Wednesday, 16 June 2010

Using Your Speed Light Flash

I did a workshop today with Studio Time Photography to help me get to grips with my Nikon Speedlight.

On Sunday, I took some pictures at a monthly salsa event for which I am the 'official' photographer. I kept the flash on the camera in TTL mode, and tried to bounce the light from walls, ceilings and pillars. I also used my ABBC All Black Eye Shield.

In this shot the subjects are back-lit, so I aimed the flash at them, tilted towards the ceiling, but shielded them from any direct light. I was very pleased with the lighting in this because there is no obvious use of flash. I've boosted the contrast to make the contrasting colours pop, but no other adjustments were necessary.

These dancers were side-lit (from the right) and I managed to successfully bounce the flash off a pillar behind my left shoulder to fill in the shadows. This is a shot I would have previously missed, but since I attached a 'quick recycling battery pack' to my flashgun, I was able to use my camera in continuous shooting mode to capture key elements of this high energy dance routine.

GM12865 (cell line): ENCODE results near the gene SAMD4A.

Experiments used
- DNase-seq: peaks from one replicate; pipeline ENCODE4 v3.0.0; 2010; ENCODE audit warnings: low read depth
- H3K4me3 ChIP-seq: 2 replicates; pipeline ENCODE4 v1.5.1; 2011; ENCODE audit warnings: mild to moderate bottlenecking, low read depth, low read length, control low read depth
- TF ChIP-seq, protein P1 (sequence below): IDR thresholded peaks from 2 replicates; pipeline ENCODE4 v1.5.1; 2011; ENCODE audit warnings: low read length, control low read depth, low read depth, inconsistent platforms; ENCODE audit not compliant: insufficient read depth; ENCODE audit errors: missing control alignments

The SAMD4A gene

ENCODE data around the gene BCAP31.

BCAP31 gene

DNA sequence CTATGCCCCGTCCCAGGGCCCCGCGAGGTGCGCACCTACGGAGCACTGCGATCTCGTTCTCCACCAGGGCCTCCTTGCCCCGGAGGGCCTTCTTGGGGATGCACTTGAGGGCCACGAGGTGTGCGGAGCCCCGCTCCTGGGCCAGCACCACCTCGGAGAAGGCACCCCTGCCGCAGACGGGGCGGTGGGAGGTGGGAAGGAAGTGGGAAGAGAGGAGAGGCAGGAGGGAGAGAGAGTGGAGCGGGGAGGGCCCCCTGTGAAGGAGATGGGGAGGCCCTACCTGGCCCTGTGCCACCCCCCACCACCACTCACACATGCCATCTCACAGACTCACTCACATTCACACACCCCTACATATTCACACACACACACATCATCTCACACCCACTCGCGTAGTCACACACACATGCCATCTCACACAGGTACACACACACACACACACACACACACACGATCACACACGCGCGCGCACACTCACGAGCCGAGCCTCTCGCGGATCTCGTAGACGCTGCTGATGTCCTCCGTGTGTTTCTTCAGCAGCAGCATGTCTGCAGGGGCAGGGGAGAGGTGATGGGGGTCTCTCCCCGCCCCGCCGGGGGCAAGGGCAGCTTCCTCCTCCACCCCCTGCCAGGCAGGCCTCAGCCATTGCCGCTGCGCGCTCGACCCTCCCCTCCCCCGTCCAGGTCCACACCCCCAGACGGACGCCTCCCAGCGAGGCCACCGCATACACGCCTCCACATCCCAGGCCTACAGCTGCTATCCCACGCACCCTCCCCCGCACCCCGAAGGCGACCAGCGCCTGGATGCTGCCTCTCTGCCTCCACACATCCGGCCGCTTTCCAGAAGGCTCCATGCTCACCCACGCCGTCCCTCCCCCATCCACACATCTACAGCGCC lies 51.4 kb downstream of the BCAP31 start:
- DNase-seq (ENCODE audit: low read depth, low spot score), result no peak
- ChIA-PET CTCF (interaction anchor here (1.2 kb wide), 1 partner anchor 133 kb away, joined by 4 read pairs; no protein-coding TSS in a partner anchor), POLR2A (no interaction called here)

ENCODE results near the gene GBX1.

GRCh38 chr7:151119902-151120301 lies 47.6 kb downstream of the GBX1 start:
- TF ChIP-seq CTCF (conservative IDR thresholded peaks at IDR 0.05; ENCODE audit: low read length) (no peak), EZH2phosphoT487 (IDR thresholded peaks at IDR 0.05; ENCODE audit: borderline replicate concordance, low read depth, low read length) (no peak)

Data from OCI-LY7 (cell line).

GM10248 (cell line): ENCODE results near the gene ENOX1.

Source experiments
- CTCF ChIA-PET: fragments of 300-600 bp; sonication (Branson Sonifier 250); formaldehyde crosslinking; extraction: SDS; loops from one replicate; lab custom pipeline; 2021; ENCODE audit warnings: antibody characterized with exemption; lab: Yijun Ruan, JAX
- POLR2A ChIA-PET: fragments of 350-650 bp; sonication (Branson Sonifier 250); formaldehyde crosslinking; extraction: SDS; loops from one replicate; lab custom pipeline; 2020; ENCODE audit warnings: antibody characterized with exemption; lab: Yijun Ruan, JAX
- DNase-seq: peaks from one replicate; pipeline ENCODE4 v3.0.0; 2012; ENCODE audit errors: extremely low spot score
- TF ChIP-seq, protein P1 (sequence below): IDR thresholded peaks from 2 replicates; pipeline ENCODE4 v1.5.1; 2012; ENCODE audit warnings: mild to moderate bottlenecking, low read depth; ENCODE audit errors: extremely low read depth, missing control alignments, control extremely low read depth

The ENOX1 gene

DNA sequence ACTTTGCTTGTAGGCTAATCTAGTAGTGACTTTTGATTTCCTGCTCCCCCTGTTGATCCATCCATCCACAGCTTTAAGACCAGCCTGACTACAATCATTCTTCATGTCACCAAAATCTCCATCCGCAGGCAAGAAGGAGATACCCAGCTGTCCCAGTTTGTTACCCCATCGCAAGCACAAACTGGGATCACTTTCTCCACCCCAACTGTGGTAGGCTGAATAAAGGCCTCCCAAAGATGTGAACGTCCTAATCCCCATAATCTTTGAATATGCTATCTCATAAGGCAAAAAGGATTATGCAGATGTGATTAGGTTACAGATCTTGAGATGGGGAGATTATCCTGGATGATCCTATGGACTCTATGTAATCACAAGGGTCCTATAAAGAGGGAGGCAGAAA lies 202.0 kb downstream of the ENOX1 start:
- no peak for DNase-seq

In this shot the subjects were front-lit by large patio doors behind me, and I added some fill light by bouncing the flash from my left. The use of flash is obvious and there is a dramatic fall off of light in the background. These are things I need to work on.

What have I learned?
On Sunday, I did see an overall improvement in the softness and distribution of the light, but was not able to get consistent results.
Today's workshop has helped me to better understand TTL mode (I'm not going to worry about the other modes for the moment) and see how to get 'studio quality' images using just one Speedlight. I just need to keep things simple!

1 comment:

  1. Hi Ingrid,
    awesome photos. And Salsa as a topic is quite charming.

    > TTL mode, and tried to bounce
    > the light from walls, ceilings
    > and pillars

    In case you are shooting with Canon or Nikon, try to keep the flash pointing directly to your subject while being in Manual mode or Aperture priority mode - not P or anything. The flash will fill in the shades just beautifully.

    > how to get 'studio quality' images
    > using just one Speedlight.

    I suggest you use the flash behind a big shoot through umbrella and place your subject as close to that umbrella as possible.

    But from experience I can tell that it's practically impossible to reach "studio quality" with just one flash. Artistic stuff, yes, but technically good lighting, something you could sell to microstock, no.

    I'm running a blog on portrait photography with speedlights and over there I try to keep the posted lighting setups as simple as possible. If you like, please have a look.

    I wish you good light!
    -- Michael